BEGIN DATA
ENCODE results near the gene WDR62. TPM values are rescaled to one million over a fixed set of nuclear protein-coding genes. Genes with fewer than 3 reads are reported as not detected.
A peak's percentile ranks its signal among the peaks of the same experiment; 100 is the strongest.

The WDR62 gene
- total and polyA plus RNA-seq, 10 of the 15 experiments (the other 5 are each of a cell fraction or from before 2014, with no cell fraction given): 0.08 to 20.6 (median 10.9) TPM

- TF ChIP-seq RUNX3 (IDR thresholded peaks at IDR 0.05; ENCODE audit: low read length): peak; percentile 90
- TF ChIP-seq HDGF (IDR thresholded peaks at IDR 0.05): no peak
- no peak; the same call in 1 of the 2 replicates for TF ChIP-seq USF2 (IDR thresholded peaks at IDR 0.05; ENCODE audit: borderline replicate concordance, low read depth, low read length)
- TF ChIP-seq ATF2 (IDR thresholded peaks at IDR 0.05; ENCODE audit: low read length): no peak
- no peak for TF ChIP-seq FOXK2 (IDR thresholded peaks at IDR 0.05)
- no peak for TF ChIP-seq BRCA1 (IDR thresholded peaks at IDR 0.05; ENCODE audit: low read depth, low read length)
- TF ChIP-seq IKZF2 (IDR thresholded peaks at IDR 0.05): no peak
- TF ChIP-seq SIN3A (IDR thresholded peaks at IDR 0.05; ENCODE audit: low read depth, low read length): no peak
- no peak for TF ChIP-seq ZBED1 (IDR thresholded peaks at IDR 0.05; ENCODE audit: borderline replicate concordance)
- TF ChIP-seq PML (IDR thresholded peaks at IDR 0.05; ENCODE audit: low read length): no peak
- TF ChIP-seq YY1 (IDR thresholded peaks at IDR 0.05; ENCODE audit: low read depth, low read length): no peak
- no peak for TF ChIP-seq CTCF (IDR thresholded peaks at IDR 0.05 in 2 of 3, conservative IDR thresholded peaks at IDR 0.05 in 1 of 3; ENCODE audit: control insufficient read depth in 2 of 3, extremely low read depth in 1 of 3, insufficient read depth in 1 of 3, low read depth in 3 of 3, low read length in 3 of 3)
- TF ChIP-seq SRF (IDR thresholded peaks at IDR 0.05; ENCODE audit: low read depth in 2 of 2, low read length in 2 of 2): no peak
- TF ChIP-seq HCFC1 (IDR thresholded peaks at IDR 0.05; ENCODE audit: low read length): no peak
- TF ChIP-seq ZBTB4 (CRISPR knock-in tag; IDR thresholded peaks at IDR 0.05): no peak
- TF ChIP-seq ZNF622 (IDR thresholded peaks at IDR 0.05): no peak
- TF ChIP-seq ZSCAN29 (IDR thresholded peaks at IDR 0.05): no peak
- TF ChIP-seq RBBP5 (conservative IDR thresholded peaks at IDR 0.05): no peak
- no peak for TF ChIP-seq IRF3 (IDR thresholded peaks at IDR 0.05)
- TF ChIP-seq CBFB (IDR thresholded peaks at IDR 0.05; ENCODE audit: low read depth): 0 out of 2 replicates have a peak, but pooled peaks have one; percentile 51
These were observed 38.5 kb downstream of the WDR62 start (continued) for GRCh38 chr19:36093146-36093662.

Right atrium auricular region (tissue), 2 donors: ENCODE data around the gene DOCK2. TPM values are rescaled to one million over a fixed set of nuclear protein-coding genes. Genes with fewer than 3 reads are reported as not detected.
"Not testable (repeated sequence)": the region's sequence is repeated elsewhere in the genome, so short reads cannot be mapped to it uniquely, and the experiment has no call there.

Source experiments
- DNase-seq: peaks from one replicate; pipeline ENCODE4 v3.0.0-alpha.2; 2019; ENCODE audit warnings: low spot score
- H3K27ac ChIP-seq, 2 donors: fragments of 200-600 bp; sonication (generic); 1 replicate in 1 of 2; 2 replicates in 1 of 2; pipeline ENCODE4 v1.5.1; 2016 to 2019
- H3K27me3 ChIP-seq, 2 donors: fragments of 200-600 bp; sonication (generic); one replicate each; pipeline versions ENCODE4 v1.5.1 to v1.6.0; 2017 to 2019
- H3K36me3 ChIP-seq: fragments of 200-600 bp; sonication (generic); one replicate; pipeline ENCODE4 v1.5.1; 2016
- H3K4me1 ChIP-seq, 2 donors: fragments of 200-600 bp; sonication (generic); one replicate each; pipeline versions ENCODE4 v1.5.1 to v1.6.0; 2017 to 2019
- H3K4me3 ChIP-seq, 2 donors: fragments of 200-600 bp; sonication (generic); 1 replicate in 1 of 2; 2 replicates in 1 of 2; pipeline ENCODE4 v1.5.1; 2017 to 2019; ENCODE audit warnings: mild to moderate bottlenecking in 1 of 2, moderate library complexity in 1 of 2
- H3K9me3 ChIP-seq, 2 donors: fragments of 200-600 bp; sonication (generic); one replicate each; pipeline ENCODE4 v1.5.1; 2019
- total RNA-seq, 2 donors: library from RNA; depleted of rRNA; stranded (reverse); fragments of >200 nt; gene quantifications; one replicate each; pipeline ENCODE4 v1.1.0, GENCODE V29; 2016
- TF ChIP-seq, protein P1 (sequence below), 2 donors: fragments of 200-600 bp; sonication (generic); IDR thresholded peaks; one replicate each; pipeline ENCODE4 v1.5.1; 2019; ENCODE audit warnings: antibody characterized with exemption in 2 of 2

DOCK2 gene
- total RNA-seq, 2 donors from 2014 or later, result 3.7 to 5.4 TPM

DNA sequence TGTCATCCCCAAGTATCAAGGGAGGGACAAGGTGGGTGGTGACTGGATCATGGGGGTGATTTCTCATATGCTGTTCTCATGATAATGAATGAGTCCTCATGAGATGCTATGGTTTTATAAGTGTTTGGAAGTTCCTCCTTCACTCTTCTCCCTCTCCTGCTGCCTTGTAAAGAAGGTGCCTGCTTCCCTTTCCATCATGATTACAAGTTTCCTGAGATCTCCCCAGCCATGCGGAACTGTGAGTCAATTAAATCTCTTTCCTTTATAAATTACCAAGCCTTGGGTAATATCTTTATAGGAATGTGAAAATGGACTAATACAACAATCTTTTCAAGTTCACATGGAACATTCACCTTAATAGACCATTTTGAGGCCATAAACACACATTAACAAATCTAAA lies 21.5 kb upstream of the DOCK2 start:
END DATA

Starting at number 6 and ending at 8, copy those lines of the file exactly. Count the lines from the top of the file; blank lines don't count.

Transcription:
- TF ChIP-seq HDGF (IDR thresholded peaks at IDR 0.05): no peak
- no peak; the same call in 1 of the 2 replicates for TF ChIP-seq USF2 (IDR thresholded peaks at IDR 0.05; ENCODE audit: borderline replicate concordance, low read depth, low read length)
- TF ChIP-seq ATF2 (IDR thresholded peaks at IDR 0.05; ENCODE audit: low read length): no peak